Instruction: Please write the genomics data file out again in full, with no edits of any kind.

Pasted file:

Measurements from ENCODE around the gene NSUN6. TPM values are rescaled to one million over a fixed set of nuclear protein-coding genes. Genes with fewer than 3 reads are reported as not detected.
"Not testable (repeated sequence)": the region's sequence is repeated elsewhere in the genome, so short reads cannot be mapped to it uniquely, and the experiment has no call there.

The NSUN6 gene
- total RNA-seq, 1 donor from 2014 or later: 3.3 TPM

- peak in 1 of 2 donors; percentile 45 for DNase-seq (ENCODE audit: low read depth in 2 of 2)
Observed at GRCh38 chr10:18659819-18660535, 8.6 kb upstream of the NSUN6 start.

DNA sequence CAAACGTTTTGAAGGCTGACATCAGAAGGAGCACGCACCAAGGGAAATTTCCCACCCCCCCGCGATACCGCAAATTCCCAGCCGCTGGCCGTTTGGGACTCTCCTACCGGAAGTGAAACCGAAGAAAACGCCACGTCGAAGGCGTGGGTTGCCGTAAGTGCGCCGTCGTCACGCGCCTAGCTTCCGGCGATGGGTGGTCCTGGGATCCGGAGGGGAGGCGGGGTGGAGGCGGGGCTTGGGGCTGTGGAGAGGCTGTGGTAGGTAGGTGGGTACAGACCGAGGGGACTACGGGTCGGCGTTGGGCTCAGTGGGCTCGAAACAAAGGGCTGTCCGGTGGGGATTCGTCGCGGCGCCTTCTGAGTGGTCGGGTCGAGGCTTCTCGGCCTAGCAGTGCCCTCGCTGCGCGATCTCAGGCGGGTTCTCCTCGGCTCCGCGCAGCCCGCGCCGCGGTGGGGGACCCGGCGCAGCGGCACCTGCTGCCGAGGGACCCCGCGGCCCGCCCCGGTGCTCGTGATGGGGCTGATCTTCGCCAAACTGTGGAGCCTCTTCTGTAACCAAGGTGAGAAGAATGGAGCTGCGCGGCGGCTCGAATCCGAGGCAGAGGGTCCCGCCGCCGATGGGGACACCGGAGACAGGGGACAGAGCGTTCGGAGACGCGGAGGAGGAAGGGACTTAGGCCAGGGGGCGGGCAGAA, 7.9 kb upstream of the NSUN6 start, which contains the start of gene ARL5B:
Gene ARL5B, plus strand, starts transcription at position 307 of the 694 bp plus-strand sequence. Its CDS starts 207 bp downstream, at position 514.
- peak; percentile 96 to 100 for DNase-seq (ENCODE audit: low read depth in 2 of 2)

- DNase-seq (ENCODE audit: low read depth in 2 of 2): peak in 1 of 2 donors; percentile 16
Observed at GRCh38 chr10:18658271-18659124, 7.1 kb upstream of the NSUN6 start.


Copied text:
Measurements from ENCODE around the gene NSUN6. TPM values are rescaled to one million over a fixed set of nuclear protein-coding genes. Genes with fewer than 3 reads are reported as not detected.
"Not testable (repeated sequence)": the region's sequence is repeated elsewhere in the genome, so short reads cannot be mapped to it uniquely, and the experiment has no call there.

The NSUN6 gene
- total RNA-seq, 1 donor from 2014 or later: 3.3 TPM

- peak in 1 of 2 donors; percentile 45 for DNase-seq (ENCODE audit: low read depth in 2 of 2)
Observed at GRCh38 chr10:18659819-18660535, 8.6 kb upstream of the NSUN6 start.

DNA sequence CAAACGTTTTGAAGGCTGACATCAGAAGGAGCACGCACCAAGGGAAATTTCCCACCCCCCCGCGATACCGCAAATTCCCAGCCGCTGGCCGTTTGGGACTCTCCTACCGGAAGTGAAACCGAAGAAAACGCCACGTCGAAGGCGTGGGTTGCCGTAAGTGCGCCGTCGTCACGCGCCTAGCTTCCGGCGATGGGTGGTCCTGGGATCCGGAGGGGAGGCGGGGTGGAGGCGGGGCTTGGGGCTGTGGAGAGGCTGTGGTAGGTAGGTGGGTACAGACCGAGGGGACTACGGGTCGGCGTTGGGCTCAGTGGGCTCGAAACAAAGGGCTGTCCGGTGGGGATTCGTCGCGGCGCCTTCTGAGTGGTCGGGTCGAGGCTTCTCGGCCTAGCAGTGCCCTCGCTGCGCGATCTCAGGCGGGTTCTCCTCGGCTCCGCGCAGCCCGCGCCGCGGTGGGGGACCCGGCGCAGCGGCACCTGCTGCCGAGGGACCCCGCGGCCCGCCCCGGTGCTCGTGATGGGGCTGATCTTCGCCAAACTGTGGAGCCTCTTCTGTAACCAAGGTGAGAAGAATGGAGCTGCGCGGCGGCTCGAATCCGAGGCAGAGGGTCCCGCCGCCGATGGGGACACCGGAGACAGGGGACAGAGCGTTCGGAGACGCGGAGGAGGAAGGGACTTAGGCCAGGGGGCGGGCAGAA, 7.9 kb upstream of the NSUN6 start, which contains the start of gene ARL5B:
Gene ARL5B, plus strand, starts transcription at position 307 of the 694 bp plus-strand sequence. Its CDS starts 207 bp downstream, at position 514.
- peak; percentile 96 to 100 for DNase-seq (ENCODE audit: low read depth in 2 of 2)

- DNase-seq (ENCODE audit: low read depth in 2 of 2): peak in 1 of 2 donors; percentile 16
Observed at GRCh38 chr10:18658271-18659124, 7.1 kb upstream of the NSUN6 start.